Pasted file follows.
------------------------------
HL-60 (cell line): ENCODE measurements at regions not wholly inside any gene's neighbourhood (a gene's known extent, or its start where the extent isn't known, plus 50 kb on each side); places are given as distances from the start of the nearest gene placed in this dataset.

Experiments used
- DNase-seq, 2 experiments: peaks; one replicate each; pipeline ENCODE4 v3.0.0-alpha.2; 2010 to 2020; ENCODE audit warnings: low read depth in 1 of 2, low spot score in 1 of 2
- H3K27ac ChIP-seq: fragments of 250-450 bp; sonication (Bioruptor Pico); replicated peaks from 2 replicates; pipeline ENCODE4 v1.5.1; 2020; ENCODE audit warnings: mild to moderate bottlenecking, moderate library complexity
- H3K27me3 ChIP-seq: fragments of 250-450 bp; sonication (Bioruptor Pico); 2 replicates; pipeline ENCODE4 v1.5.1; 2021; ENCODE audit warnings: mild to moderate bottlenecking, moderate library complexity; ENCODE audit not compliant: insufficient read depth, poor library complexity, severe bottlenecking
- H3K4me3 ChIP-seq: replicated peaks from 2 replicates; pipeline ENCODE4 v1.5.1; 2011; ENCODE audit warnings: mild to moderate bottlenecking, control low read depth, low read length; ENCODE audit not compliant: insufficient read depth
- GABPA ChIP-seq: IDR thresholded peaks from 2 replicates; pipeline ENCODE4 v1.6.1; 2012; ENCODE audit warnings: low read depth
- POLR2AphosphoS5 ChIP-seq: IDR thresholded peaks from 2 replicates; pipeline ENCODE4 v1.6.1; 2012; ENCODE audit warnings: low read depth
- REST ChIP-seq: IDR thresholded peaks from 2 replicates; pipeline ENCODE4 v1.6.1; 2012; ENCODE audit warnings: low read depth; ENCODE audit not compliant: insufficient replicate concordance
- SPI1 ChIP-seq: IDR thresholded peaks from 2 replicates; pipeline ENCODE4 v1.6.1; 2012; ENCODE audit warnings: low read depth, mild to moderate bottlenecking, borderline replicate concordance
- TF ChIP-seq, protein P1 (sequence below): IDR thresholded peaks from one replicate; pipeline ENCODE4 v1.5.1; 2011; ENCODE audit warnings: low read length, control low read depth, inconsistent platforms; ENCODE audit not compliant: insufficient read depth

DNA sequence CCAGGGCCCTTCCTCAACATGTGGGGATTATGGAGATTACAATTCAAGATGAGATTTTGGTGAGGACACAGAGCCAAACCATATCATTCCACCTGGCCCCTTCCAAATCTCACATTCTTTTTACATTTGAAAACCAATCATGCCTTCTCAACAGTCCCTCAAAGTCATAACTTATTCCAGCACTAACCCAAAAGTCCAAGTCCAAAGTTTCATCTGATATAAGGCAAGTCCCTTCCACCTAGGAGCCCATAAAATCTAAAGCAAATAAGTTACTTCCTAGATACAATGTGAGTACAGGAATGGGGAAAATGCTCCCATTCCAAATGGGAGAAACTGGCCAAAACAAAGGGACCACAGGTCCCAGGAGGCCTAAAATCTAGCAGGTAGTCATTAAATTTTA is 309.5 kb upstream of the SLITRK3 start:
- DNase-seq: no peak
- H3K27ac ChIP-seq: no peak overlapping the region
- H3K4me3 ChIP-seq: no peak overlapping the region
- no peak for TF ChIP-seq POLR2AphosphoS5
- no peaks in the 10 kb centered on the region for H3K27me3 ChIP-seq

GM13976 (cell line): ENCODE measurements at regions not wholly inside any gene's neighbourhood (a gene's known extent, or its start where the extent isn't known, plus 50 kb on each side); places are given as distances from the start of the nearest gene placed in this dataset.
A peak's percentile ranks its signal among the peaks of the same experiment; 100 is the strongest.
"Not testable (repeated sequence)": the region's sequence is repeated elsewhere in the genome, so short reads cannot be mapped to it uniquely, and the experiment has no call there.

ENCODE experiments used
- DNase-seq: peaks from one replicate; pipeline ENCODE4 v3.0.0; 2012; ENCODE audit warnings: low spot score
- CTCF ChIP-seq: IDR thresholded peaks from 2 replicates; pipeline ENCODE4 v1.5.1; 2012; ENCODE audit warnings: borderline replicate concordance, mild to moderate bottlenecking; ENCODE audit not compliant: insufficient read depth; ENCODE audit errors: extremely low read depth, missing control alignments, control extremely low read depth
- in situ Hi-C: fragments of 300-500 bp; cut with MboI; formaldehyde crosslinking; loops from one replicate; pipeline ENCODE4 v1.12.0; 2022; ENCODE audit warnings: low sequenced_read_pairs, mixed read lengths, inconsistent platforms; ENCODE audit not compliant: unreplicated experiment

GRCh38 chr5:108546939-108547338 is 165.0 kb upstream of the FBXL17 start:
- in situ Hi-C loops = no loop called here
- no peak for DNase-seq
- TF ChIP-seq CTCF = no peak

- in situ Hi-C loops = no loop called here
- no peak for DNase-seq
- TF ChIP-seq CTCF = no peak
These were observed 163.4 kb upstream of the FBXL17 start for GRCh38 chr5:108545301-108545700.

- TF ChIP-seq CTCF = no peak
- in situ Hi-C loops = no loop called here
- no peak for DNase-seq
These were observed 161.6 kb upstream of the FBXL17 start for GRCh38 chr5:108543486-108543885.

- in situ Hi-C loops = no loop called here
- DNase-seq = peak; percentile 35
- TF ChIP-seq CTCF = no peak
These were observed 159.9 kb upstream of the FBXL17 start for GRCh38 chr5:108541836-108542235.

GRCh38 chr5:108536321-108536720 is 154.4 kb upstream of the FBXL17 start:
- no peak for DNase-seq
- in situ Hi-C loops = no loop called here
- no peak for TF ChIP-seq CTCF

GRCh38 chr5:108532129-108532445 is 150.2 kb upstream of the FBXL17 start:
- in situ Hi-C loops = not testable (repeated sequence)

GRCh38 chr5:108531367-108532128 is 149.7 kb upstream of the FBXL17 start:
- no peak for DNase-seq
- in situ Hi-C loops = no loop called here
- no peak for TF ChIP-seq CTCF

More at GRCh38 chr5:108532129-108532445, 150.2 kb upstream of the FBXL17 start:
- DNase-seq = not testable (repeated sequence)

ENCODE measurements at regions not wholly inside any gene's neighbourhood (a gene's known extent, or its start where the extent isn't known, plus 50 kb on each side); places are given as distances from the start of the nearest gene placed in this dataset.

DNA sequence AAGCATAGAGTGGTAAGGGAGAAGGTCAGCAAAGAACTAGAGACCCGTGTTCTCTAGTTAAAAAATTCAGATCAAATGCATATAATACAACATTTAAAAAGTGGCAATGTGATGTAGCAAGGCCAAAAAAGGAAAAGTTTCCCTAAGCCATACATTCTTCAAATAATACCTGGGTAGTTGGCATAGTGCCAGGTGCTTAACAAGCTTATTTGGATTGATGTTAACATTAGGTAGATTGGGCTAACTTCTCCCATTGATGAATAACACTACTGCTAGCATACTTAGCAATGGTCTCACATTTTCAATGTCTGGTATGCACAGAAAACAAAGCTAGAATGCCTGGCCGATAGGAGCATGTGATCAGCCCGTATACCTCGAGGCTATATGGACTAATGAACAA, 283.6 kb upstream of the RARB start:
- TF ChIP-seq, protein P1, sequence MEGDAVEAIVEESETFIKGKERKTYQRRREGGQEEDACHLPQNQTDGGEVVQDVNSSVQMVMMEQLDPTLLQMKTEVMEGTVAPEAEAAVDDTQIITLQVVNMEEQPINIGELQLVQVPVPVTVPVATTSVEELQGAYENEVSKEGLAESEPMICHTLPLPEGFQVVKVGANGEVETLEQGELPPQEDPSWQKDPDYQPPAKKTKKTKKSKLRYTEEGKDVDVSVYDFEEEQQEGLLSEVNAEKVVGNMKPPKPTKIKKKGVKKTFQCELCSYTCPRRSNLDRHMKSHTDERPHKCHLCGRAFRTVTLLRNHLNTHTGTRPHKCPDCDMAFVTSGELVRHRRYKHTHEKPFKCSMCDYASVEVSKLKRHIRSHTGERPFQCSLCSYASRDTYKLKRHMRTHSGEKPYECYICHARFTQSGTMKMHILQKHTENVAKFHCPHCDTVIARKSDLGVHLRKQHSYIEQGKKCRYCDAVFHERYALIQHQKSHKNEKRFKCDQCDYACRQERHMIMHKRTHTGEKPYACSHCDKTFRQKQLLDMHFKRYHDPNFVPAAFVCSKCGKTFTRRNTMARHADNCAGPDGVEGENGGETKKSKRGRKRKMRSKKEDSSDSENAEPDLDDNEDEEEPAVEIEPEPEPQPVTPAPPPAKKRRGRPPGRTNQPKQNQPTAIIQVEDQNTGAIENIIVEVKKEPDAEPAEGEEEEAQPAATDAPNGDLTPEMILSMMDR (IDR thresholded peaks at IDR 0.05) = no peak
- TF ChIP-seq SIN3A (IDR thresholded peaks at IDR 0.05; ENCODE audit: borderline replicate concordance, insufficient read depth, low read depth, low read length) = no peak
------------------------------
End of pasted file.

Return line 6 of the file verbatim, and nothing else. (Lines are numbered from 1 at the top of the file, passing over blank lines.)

- H3K4me3 ChIP-seq: replicated peaks from 2 replicates; pipeline ENCODE4 v1.5.1; 2011; ENCODE audit warnings: mild to moderate bottlenecking, control low read depth, low read length; ENCODE audit not compliant: insufficient read depth